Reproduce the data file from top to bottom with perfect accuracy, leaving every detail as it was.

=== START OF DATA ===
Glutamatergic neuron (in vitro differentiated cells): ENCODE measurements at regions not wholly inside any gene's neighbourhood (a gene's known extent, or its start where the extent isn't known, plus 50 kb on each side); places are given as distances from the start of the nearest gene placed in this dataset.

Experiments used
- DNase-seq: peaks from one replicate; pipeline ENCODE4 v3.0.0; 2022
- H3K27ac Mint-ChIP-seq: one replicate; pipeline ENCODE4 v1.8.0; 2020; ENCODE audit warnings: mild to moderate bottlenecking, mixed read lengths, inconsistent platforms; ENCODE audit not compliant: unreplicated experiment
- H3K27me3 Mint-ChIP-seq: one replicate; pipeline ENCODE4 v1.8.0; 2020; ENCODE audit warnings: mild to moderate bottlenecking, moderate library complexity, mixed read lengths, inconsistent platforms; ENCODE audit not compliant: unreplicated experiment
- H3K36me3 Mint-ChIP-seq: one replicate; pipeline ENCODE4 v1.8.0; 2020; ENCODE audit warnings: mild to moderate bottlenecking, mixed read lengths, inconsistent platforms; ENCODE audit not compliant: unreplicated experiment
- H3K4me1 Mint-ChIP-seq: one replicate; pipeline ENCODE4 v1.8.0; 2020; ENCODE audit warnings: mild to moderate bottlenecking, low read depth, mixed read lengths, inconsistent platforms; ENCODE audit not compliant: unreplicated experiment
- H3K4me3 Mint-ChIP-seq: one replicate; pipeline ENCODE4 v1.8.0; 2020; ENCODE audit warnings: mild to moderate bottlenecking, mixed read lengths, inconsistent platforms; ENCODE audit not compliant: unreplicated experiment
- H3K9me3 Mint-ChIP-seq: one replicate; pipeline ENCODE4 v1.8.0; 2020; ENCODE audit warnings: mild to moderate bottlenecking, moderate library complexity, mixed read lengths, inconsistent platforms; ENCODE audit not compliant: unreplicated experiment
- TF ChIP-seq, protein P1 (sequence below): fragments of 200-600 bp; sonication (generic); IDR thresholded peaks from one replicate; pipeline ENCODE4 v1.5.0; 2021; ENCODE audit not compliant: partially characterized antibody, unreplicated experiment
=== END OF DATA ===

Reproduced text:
Glutamatergic neuron (in vitro differentiated cells): ENCODE measurements at regions not wholly inside any gene's neighbourhood (a gene's known extent, or its start where the extent isn't known, plus 50 kb on each side); places are given as distances from the start of the nearest gene placed in this dataset.

Experiments used
- DNase-seq: peaks from one replicate; pipeline ENCODE4 v3.0.0; 2022
- H3K27ac Mint-ChIP-seq: one replicate; pipeline ENCODE4 v1.8.0; 2020; ENCODE audit warnings: mild to moderate bottlenecking, mixed read lengths, inconsistent platforms; ENCODE audit not compliant: unreplicated experiment
- H3K27me3 Mint-ChIP-seq: one replicate; pipeline ENCODE4 v1.8.0; 2020; ENCODE audit warnings: mild to moderate bottlenecking, moderate library complexity, mixed read lengths, inconsistent platforms; ENCODE audit not compliant: unreplicated experiment
- H3K36me3 Mint-ChIP-seq: one replicate; pipeline ENCODE4 v1.8.0; 2020; ENCODE audit warnings: mild to moderate bottlenecking, mixed read lengths, inconsistent platforms; ENCODE audit not compliant: unreplicated experiment
- H3K4me1 Mint-ChIP-seq: one replicate; pipeline ENCODE4 v1.8.0; 2020; ENCODE audit warnings: mild to moderate bottlenecking, low read depth, mixed read lengths, inconsistent platforms; ENCODE audit not compliant: unreplicated experiment
- H3K4me3 Mint-ChIP-seq: one replicate; pipeline ENCODE4 v1.8.0; 2020; ENCODE audit warnings: mild to moderate bottlenecking, mixed read lengths, inconsistent platforms; ENCODE audit not compliant: unreplicated experiment
- H3K9me3 Mint-ChIP-seq: one replicate; pipeline ENCODE4 v1.8.0; 2020; ENCODE audit warnings: mild to moderate bottlenecking, moderate library complexity, mixed read lengths, inconsistent platforms; ENCODE audit not compliant: unreplicated experiment
- TF ChIP-seq, protein P1 (sequence below): fragments of 200-600 bp; sonication (generic); IDR thresholded peaks from one replicate; pipeline ENCODE4 v1.5.0; 2021; ENCODE audit not compliant: partially characterized antibody, unreplicated experiment